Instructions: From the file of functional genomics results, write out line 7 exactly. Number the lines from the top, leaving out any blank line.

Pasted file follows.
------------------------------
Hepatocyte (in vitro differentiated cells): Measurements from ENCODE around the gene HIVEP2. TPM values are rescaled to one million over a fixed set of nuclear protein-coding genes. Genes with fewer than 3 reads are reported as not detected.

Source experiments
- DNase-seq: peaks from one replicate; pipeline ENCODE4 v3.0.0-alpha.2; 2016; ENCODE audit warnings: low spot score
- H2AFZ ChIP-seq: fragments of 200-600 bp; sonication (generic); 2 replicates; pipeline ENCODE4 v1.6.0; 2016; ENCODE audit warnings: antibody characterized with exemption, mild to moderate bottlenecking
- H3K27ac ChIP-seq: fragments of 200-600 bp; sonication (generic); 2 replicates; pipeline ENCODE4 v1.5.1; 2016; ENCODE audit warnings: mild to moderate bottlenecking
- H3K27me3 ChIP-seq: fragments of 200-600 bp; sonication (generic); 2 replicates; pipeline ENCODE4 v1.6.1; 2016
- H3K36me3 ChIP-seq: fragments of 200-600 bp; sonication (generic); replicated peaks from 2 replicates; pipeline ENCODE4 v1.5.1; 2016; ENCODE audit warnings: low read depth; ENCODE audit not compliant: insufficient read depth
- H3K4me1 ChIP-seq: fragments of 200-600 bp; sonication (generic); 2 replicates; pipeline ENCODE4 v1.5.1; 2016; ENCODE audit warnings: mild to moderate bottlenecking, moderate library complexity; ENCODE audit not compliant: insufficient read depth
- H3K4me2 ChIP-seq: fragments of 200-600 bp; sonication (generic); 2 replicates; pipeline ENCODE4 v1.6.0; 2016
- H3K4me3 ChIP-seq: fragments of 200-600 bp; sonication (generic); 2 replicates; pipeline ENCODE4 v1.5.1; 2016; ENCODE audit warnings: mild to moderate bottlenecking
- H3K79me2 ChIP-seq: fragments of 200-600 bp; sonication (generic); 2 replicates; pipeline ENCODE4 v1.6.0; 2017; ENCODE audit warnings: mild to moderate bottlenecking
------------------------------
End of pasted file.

- H3K36me3 ChIP-seq: fragments of 200-600 bp; sonication (generic); replicated peaks from 2 replicates; pipeline ENCODE4 v1.5.1; 2016; ENCODE audit warnings: low read depth; ENCODE audit not compliant: insufficient read depth